Travel Jargon Explained
The following is a list of common travel jargon used by the travel industry.
APD – Air Passenger Duty is a UK government imposed charge in addition to other airport taxes.
APEX FARE – Advance Purchase Excursion Fare (airline).This is a special fare at a lower rate. Restrictions will be in place which may prevent you from getting a refund or making any changes.
ARNK – Arrival Not Known is used to show a surface/sea sector in a flight booking. For example, Heathrow to JFK New York, then Los Angeles to Heathrow. There is a surface journey between New York and Los Angeles.
ATOL – Air Travel Organiser’s License. This is required by any company selling packaged holidays with flights included. It provides consumer protection if a Tour Operator goes into financial failure – if passengers have not travelled they will get their money back or if passengers are on holiday, arrangements will be made for their return.
CARRYON – This is hand luggage that passengers can take with them onto the aircraft. Size, number of bags and weight limits are set by the airline and by local government anti-terrorism instructions. Contents are also restricted, so make sure that you are fully aware of any restrictions before you check your hold baggage.
CHECKED BAGGAGE -This is baggage up to a specified limit that is carried in the hold of the aircraft. There are two systems in place for checked baggage allowances.
- The weight system is based on the total weight of baggage, no matter how many different pieces
- The piece system is based on the number of pieces of baggage. Each bag must not exceed a maximum length made up of all three dimensions (length + width + height). There may be a total length limit for all bags combined.
Both systems will have a maximum weight limit per bag for health and safety reasons. This varies dependent on country of departure as well as airline. Subject to space availability, airlines will carry amounts of baggage in excess of the free allowance for an excess baggage charge. The maximum amount depends on the class of ticket, with economy having the lowest limit and first class having the greatest limit.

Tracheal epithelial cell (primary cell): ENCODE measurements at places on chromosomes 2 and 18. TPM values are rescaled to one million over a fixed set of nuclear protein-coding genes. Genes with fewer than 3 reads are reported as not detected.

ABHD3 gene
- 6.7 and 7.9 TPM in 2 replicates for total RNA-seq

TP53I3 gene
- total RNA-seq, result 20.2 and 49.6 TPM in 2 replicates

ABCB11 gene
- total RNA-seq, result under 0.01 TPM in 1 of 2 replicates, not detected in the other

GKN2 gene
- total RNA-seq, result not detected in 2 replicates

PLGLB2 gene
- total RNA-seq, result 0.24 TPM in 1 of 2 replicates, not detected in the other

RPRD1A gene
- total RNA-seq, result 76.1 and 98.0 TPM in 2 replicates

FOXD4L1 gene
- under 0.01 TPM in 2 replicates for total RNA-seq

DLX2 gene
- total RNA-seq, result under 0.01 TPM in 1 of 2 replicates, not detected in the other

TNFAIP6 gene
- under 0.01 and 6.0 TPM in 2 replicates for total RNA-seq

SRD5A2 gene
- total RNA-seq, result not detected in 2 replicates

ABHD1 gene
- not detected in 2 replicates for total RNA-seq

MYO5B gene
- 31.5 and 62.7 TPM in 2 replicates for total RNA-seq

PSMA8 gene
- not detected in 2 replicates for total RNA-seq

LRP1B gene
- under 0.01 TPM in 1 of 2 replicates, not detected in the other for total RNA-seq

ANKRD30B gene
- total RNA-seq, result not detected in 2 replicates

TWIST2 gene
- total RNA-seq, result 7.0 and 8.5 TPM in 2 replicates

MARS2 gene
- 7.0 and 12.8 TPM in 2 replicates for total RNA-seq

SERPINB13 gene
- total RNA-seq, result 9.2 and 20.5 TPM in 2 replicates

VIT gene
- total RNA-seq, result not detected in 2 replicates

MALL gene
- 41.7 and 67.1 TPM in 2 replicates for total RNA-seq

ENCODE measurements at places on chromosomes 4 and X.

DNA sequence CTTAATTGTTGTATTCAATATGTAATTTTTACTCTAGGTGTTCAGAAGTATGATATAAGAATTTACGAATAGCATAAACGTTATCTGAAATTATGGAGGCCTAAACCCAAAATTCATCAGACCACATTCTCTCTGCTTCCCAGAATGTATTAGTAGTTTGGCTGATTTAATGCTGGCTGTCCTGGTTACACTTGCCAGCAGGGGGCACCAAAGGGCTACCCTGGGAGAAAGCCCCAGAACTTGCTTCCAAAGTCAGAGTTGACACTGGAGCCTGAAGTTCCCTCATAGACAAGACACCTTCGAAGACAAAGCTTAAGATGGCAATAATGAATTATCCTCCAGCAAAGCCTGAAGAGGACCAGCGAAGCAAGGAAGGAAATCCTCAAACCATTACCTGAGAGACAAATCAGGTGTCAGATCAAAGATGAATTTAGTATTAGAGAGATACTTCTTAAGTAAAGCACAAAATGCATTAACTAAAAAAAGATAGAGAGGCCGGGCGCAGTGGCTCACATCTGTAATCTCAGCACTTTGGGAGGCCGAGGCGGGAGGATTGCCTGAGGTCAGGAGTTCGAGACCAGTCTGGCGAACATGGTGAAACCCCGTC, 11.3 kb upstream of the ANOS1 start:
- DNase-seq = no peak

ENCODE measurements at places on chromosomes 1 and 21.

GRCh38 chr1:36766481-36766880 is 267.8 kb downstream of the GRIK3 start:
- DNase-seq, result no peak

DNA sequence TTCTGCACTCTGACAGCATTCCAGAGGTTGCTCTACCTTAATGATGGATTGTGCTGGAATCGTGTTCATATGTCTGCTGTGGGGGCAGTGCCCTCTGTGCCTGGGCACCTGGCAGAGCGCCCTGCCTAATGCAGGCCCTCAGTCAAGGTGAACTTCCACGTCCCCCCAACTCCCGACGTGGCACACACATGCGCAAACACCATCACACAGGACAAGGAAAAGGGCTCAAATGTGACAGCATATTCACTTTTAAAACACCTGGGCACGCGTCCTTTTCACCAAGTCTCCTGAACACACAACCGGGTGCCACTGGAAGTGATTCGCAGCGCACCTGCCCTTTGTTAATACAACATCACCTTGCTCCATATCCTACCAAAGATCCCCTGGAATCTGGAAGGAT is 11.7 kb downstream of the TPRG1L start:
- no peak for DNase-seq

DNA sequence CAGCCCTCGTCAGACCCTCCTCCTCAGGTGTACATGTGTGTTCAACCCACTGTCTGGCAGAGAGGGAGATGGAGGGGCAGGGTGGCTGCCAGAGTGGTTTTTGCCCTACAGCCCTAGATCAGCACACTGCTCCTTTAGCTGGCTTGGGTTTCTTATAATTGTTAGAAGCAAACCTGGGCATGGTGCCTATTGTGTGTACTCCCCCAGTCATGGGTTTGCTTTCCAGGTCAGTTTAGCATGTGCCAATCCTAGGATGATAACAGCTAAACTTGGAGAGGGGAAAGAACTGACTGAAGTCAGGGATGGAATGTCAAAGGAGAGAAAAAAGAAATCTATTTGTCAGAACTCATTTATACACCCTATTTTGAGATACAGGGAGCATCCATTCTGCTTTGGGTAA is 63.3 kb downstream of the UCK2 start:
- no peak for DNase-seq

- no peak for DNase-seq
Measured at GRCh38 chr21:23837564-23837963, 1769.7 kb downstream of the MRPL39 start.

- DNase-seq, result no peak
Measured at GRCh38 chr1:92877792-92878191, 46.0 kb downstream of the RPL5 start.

CHILDREN – A reduction on the adult fare, depending on age. For most scheduled airlines children are aged between 2-12 years inclusive. Some hotels have a maximum child age of 16, so the flight could be full adult, but the room may be discounted. Do not assume that a child discount is applied. It may be cheaper to voluntarily pay an adult price for a room as in some cases this is cheaper than paying a child price and an under occupancy surcharge. Children have the same baggage allowance as adults.
DIRECT FLIGHT – A change of aircraft is not required but the aircraft is landing at an intermediate point.
E.T.A. – Estimated Time of Arrival
EXCESS BAGGAGE – An excess baggage fee on baggage greater than that allowed for the free allowance included in the ticket price. The charge is generally l.5% highest normal direct adult one way economy class (in local currency) for each kilogram in excess of the free allowance. There are exceptions so check the airline’s terms and conditions before booking.
FULLFARE – means that the passenger has paid in full. Full payment at the time of booking usually guarantees the price. Increased taxes will be passed on, so check terms and conditions before paying.
GROUPS – If 10 or more are on the same booking, a special group passenger’s fare may be applicable. For scheduled flights this may mean a higher price than when travelling separately. There are only so many seats at a certain price and there may not be enough to cover the whole group, so the next highest fare is used.